MPs have voted to reject leaving the EU without a withdrawal agreement.
Theresa May said there was a “clear majority” against a no-deal Brexit but the “legal default” was that the UK would leave without a deal on 29 March if no deal is reached.
MPs will now get a vote on delaying Brexit, said the prime minister.
That vote will take place on Thursday, and if it is passed – and the EU agrees to it – the UK will not leave the EU as planned on 29 March.
There could be a short extension – or a much longer one – depending on whether MPs backed her withdrawal deal “in the coming days”, said the prime minister.
That means the government could make a third attempt to get Mrs May’s deal through Parliament by 20 March, after MPs voted overwhelmingly on Tuesday to reject it.
Commons proceedings descended into confusion earlier, as the government tabled a motion to prevent the UK from exiting the EU on 29 March without a deal.
Before MPs voted on the government motion, they backed an amendment tabled by Labour’s Yvette Cooper rejecting a no-deal Brexit under any circumstances – by just four votes.
This dramatic development led to the government ordering Conservative MPs to vote against its own motion, despite earlier promising them a free vote.
The government motion, as amended, was passed by 321 votes to 278, a majority of 43, reinforcing the message that MPs do not want to leave without a deal.
Thirteen government ministers – including Work and Pensions Secretary Amber Rudd, Business Secretary Greg Clark, Justice Secretary David Gauke and Scottish Secretary David Mundell – defied the government whips by abstaining in the vote.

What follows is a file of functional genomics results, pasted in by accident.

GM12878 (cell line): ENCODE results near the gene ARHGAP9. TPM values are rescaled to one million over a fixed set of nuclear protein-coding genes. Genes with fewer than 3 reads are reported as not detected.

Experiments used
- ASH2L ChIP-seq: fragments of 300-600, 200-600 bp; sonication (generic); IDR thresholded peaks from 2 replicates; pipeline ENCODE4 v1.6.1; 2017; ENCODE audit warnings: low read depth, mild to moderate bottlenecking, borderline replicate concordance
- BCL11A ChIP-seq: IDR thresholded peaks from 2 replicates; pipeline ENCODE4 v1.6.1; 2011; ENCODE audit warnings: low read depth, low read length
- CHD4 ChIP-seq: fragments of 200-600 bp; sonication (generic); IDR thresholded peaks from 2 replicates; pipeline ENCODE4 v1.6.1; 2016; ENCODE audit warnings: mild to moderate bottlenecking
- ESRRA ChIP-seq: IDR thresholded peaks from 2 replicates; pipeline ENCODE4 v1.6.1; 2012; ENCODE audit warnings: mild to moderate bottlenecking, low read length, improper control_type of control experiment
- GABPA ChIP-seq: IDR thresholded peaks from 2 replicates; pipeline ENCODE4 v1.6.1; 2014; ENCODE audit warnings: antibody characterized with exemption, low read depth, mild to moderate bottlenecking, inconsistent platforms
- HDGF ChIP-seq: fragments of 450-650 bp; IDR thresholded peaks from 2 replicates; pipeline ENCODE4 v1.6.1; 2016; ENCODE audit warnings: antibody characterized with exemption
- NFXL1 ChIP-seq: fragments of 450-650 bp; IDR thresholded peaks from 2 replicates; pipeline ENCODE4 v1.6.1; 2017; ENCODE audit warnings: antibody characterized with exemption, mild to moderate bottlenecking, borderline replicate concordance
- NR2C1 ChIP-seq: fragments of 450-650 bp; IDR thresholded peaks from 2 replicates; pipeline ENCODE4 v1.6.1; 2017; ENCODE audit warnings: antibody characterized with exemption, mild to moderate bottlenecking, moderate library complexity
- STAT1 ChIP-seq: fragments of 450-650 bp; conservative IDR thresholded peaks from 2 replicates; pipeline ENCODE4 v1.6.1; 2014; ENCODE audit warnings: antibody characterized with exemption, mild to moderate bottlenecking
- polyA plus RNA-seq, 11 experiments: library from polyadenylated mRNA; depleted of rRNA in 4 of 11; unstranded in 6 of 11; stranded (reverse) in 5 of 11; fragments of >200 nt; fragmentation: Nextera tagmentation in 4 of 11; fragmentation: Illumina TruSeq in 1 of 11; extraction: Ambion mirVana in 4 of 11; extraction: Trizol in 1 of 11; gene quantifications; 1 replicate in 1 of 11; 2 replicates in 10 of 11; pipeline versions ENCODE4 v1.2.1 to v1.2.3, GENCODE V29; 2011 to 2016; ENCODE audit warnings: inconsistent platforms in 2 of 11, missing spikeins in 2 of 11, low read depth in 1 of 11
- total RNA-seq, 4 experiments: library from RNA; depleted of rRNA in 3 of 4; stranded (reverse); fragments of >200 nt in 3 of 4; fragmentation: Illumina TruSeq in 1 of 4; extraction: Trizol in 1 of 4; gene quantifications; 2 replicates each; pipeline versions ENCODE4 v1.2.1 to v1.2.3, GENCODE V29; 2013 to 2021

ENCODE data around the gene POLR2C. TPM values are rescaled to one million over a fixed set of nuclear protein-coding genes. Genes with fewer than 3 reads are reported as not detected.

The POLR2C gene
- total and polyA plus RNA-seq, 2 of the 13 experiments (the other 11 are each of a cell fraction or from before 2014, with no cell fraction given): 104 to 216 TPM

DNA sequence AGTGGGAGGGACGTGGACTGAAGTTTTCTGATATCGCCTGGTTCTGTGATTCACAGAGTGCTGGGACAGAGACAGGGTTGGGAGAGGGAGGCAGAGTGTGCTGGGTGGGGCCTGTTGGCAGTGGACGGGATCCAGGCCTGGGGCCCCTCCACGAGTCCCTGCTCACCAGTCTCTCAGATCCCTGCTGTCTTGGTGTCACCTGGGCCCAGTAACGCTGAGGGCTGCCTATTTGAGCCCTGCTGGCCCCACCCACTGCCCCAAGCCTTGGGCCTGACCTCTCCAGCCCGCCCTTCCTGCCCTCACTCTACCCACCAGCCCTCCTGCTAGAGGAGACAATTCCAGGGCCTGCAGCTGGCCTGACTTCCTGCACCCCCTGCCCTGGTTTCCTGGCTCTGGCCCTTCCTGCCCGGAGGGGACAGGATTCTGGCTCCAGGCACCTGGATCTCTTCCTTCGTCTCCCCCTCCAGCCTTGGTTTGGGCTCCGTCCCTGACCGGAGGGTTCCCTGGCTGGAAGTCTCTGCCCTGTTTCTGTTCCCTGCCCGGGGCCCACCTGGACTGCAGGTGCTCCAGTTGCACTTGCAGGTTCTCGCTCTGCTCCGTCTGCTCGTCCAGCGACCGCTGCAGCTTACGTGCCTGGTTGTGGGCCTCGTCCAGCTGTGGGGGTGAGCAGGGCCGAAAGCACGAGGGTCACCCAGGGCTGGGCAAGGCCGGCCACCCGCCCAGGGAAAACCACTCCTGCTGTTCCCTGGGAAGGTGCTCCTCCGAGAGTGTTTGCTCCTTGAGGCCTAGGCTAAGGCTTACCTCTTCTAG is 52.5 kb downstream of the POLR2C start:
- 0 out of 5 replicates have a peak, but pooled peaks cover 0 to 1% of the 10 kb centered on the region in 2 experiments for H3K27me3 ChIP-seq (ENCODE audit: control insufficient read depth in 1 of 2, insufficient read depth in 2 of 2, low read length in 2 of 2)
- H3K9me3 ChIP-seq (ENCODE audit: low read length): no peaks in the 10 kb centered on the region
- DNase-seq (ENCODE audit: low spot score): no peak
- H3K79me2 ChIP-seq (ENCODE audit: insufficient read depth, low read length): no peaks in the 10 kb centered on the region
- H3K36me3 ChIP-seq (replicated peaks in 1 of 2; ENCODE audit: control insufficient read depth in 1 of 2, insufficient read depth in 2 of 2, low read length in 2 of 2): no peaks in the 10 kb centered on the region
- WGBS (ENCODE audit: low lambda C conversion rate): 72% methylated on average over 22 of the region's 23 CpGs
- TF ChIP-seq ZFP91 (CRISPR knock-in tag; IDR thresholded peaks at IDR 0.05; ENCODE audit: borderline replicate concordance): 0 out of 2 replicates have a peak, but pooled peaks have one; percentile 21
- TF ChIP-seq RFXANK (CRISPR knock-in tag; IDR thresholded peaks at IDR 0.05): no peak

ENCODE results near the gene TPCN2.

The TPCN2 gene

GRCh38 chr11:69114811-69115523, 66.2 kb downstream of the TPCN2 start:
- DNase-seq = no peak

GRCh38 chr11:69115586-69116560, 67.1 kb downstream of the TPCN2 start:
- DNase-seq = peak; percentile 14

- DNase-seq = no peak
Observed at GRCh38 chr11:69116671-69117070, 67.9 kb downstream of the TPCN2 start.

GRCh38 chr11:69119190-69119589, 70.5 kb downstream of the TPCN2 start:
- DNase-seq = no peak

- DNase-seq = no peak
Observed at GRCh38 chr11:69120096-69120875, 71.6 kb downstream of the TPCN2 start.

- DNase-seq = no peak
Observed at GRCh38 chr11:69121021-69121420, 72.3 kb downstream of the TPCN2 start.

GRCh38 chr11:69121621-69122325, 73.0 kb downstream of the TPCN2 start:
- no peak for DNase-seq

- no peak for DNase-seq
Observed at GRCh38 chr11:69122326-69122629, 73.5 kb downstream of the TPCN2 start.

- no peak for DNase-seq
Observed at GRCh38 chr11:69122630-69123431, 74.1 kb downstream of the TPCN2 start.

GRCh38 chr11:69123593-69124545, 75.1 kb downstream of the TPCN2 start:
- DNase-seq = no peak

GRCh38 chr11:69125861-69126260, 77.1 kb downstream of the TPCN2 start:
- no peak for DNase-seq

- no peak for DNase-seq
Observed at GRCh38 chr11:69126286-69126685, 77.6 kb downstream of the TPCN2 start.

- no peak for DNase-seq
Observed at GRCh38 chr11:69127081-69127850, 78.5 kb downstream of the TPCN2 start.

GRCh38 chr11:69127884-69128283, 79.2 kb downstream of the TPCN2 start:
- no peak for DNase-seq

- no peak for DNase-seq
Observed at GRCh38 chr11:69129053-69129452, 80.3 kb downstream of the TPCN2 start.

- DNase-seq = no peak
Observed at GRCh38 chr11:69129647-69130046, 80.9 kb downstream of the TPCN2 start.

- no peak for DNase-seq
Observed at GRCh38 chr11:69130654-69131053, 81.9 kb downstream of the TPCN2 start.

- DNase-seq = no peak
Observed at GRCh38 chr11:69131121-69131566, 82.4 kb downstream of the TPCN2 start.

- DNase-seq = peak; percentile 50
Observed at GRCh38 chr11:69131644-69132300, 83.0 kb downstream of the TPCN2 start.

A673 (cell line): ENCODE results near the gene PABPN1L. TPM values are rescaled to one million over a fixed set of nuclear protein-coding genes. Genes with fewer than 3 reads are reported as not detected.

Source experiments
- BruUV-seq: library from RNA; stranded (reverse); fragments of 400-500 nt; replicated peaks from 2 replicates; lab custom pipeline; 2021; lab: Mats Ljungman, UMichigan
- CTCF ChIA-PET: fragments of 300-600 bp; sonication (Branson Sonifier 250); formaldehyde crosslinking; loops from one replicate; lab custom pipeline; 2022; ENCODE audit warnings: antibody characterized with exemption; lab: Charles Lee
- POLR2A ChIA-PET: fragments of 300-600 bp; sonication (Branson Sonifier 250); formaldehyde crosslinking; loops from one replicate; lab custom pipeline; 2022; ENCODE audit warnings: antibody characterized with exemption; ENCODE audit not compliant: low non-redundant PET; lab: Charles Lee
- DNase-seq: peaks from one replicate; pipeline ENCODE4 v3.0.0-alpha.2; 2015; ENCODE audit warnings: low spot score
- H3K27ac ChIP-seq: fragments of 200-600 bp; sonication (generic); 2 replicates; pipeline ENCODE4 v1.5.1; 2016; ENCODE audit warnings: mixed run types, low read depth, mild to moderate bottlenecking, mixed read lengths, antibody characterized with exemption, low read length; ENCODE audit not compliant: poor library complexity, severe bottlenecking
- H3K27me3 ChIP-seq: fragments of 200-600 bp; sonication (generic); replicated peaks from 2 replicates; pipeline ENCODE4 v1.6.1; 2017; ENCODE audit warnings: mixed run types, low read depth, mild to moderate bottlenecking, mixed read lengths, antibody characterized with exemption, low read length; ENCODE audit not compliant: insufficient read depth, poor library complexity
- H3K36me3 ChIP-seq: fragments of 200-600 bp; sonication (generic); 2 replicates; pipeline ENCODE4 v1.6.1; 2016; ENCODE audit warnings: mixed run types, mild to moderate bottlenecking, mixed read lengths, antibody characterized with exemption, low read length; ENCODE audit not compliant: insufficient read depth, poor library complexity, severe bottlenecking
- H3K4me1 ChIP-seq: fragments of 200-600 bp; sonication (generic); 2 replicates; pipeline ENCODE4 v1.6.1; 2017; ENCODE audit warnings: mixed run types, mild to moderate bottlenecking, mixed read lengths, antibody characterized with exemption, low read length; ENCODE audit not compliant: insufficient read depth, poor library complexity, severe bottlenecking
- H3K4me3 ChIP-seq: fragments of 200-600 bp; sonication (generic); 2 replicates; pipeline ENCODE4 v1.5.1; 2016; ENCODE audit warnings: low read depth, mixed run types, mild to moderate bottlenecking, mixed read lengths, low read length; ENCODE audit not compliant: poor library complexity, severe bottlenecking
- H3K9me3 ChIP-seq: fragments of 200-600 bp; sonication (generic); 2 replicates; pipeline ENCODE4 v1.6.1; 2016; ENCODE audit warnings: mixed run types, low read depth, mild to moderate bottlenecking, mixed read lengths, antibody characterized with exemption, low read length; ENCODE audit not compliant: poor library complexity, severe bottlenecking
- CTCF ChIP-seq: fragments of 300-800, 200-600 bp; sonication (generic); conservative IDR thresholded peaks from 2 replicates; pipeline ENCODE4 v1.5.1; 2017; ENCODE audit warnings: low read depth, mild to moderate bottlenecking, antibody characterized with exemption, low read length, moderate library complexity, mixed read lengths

Work and pensions minister Sarah Newton voted against the orders of the whips and has now resigned.
David Mundell, who abstained in the vote, said: “I am not resigning because I support the prime minister’s course of action.”
He said he backed the PM’s deal and had always made clear his opposition to a no-deal Brexit.
Speaking after the result of the vote was read out, Mrs May said “the options before us are the same as they always have been”.
“The legal default in EU and UK law is that the UK will leave without a deal unless something else is agreed. The onus is now on every one of us in this House to find out what that is.”
1. MPs just voted clearly to say we should never leave EU without a deal 2. Govt lost cos so many Tories, inc ministers, ignored what told to do by party bosses 3. May warns if MP s don’t accept her deal v soon reality is that means a long delay to Brexit 4. Votes on delay tmrw — Laura Kuenssberg (@bbclaurak) March 13, 2019
On Thursday, MPs will be asked if they want to delay Brexit until 30 June – to allow the necessary legislation to get through Parliament.
But that is only if MPs back Mrs May’s deal by 20 March, the government says.
If they fail to back her deal by then, then the delay could be longer, Mrs May warned MPs, and it could clash with the European Parliament elections in May.
“I do not think that would be the right outcome. But the House needs to face up to the consequences of the decisions it has taken,” she said.
MPs also voted by 374 to 164 to reject a plan to delay the UK’s departure from the EU until 22 May 2019, so that there can be what its supporters call a “managed no-deal” Brexit.
This amendment was proposed by Prime Minister Theresa May’s former second-in-command, Conservative MP Damian Green, and was backed by prominent Conservative Brexiteers and Remainers.
It was known as the Malthouse Compromise – after Kit Malthouse, the government minister who devised it.
Labour leader Jeremy Corbyn said that Parliament must now take control of the Brexit process and his party will work across the House of Commons to seek a compromise solution.
A European Commission spokesperson said: “There are only two ways to leave the EU: with or without a deal. The EU is prepared for both.
“To take no deal off the table, it is not enough to vote against no deal – you have to agree to a deal.
“We have agreed a deal with the prime minister and the EU is ready to sign it.”